How Will Unemployment Affect the Oklahoma Real Estate Market?
We have had ten million Americans who have lost their jobs over the last few weeks. In the past three weeks, the Oklahoma Employment Security Commission has received more than 135,000 unemployment claims. The unemployment rate will be announced again on May 8th, which is expected to be in the double digits. Because the Coronvirus…this health crisis brought the economy to a screeching halt, many, of us here in Oklahoma and throughout the Tulsa Metro area are feeling a personal financial crisis. The government is working to provide hope and options for people in Oklahoma and throughout the United States. James Bullard, President of the Federal Reserve Bank of St. Louis, explained that the government is trying to find ways to assist those who have lost their jobs and the companies which were forced to close (think: your neighborhood restaurant, your local boutiques). I have used this quote before, but remember In a recent interview he said:
“This is a planned, organized partial shutdown of the U.S. economy in the second quarter. The overall goal is to keep everyone, households and businesses, whole.”
So that is promising, but we’re still uncertain as to when the recently unemployed will be able to return to work.
Governor Kevin Stitt extended his safer-at-home executive order through April 30, to match that of President Donald Trump’s. Gov. Stitt added new provisions to include the closure of non-essential businesses in all 77-counties. Knowing when our country and Governor Stitt will start easing on the safer-at-home orders remains to be seen.
Another concern: how badly will the U.S. economy be damaged if people can’t buy homes?
A new concern is whether the high number of unemployed Americans will cause the residential real estate market to crash, putting a greater strain on the economy and leading to even more job losses. In the Tulsa Metro area the housing market was strong before COVID-19. We were saying home prices increase, days on market decrease, and months supply of inventory dwindle. And although the Oklahoma real estate market has slowed, there is still strong demand. The housing industry is a major piece of the overall economy in this country and in Oklahoma.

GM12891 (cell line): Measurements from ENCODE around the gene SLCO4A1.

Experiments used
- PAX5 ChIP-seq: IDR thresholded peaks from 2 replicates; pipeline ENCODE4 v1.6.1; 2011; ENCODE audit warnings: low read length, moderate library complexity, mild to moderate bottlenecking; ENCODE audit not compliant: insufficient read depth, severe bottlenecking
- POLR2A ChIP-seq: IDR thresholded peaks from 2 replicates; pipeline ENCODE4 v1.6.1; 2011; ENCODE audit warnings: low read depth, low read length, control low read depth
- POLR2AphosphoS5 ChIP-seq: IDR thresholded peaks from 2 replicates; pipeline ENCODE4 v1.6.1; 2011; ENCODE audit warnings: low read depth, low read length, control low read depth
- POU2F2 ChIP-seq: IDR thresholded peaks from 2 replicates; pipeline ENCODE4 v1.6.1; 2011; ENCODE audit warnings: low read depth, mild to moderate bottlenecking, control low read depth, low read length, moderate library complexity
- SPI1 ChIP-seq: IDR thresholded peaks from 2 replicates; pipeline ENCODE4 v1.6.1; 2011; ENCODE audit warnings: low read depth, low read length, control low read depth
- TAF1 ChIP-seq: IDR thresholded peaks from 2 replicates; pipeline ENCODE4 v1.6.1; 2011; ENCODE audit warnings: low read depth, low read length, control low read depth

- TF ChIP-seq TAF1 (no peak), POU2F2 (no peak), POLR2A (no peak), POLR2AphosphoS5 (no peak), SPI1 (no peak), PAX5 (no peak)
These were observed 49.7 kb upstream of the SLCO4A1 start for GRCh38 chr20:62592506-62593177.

Chris Herbert, Managing Director of the Joint Center for Housing Studies of Harvard University, in a post titled Responding to the Covid-19 Pandemic, addressed the toll this crisis will have on our nation, explaining:
“Housing is a foundational element of every person’s well-being. And with nearly a fifth of US gross domestic product rooted in housing-related expenditures, it is also critical to the well-being of our broader economy.”
So with this question about housing and rising unemployment rates we should be asking…How has the unemployment rate affected home sales in the past?
So It’s logical to think there would be a direct correlation between the unemployment rate and home sales: as the unemployment rate went up, home sales would go down, and when the unemployment rate went down, home sales would go up.
Surprisingly, research reviewing the last thirty years doesn’t show that direct relationship, as noted in this graph. So the blue and grey bars represent home sales, while the yellow line is the unemployment rate. Let’s take a look at numbers 1 through 4:
- The unemployment rate was rising between 1992-1993, yet home sales increased.
- The unemployment rate was rising between 2001-2003, and home sales increased.
- The unemployment rate was rising between 2007-2010, and home sales significantly decreased.
- The unemployment rate was falling continuously between 2015-2019, and home sales remained relatively flat.
So what this is showing us is the impact of the unemployment rate on home sales doesn’t seem to be as strong as we may have thought.
So what we keep hearing is isn’t this time different?
And Yes. There is absolutely no doubt the country hasn’t seen job losses this quickly in almost one hundred years. How bad could it get? Goldman Sachs projects the unemployment rate to be 15% in the third quarter of 2020, flattening to single digits by the fourth quarter of this year, and then just over 6% percent by the fourth quarter of 2021. Not ideal for the housing industry, but manageable. Our Oklahoma housing industry is still going.
How does this compare to the other financial crises?
We have plenty of people throwing around that this is going to be reminiscent of The Great Depression. Looking from the standpoint of unemployment rates alone (the only thing I am addressing, we are talking about unemployment rates), it does not compare. Here are the unemployment rates during the Great Depression, the Great Recession, and the projected rates moving forward:
So the bottom line
These are the facts as we know them. The housing market will have challenges this year. However, with the help being given to those who have lost their jobs and the fact that we’re looking at a quick recovery for the economy after we address this health crisis, the housing industry should be fine in the long term.
Stay safe. Enjoy your family and as always reach out to me if you have any questions or want to analyze your current situation. We will get through this and I am here to help you along the way!